top of page

DealMakers - Q3 2023 (released November 2023)


Devil in the details: indemnities vs warranties in M&A

by Keagan Hyslop and Roxanna Valayathum | Cliffe Dekker Hofmeyr

In an economy that is still recovering from the COVID-19 pandemic and other global challenges, companies are adopting an increasingly risk-averse approach to the M&A environment. Two common safeguards used to mitigate risk are indemnities and warranties. The fact that both warranties and indemnities seek the same result – compensating an innocent party that has suffered damages – often leads one to question whether it is necessary to include both indemnities and warranties. Warranties and indemnities play significant but different roles in managing risk and liability, and it is therefore important to understand how they compare.

Underlying difference between warranties and indemnities 
Warranties and indemnities primarily differ in the legal remedy used when a claim is triggered. A warranty is a contractual statement that a certain situation is true. If it is not true, this is a breach of the contract, and the appro-priate remedy is one for contractual damages. A warranty is not an under-taking to make the situation true and, therefore, the remedy of specific per-formance is normally not possible nor appropriate. Conversely, an indemnity is an agreement between the parties that the indemnifying party will compensate the indemnified party for any losses suf-fered as a result of a claim by a third party. The appropriate remedy for an indemnity claim is, therefore, one for specific performance in terms of the contract.

Keagan Hyslop_background edited.jpg
Keagan Hyslop
Roxanna  Valayathum_backround_edited.jpg
Roxanna Valayathum

Practical significance of the difference 
Whether claiming damages or specific performance – the end result seems to be the same, namely compensation for a loss.  

However, practical differences arise from the rules that apply to claims for contractual damages, which do not apply to claims for specific performance. Two legal rules, amongst others, apply to contractual damages –

  • a party may only claim contractual damages that were reasonably foreseeable and not too remote; and

  • the amount recoverable as contractual damages is limited to the innocent party’s actual pecuniary damage. 


Amongst the legalese, two issues of practical significance arise that limit the amount that an innocent party may claim as contractual damages.

Contractual damages must be reasonably foreseeable and not too remote
Contractual damages are limited to damages that the contracting parties reasonably foresaw as a probable consequence of the breach in question. Damages that were not reasonably foreseeable may not be claimed unless such damages were expressly or tacitly agreed to by the parties.  Consequently, assessing contractual damages is a tedious task that normally devolves into arguments over which damages were reasonably foreseeable and which are too remote. It is unlikely that the innocent party will ever be able to fully recover the actual damages suffered. This rule applies to warranty claims (claims for contractual damages), but not to indemnity claims (claims for specific performance). Since this rule does not apply to an indemnity claim, it is usually possible for the party to recover its loss on a Rand-for-Rand basis when claiming under an indemnity, provided that this is permitted by the wording of the contract.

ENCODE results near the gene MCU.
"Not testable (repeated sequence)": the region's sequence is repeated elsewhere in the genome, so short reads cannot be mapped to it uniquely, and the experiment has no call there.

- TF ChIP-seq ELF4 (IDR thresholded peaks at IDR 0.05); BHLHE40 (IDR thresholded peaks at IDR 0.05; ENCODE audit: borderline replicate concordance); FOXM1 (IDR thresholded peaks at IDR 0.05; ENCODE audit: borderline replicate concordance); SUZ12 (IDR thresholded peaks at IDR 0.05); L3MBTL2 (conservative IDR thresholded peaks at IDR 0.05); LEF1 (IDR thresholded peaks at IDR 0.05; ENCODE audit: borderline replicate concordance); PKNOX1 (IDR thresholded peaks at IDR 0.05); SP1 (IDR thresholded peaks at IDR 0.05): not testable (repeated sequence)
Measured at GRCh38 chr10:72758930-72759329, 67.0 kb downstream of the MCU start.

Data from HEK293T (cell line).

Contractual damages are limited to the innocent party’s actual pecuniary damage
The innocent party’s actual pecuniary damage is the difference between the actual purchase price and what the purchase price would have been if the warranty was actually true, which the courts have determined would be its market value. This rule becomes problematic when a party pays a bargain price. Since the innocent party paid less than the market value, the fact that an untrue warranty reduces the market value does not necessarily result in the innocent party suffering claimable damages. The innocent party only suffers a loss if the market value is reduced below the actual bargain price that it paid. This is not a problem faced by indemnity claims, as the party is able to claim any damages they have suffered, whether actual pecuniary damages or not, provided that this is permitted by the indemnity clause.

Why still have warranties?
From the above discussion, indemnities clearly provide benefits that warranties do not. However, both are important to mitigating risk. Warranties induce parties to stand behind their word, and are therefore worth their weight in gold in the event of litigation. Indemnities also usually only apply to third-party claims, rendering them unsuitable where there is no third-party claim but only a loss suffered between the parties (e.g. where the purchase price would have been less, simply because the quality of the assets is not that which was warranted).

There is, therefore, a clear distinction between warranties and indemnities, and the seemingly identical end result is not as identical as it seems. Both warranties and indemnities should be included in M&A deals in order to effectively manage and mitigate risk. Each has its own role to play, and the party that understands these roles will have the upper hand.  

Hyslop is a Candidate Attorney and Valayathum a Director in Corporate & Commercial | Cliffe Dekker Hofmeyr.

bottom of page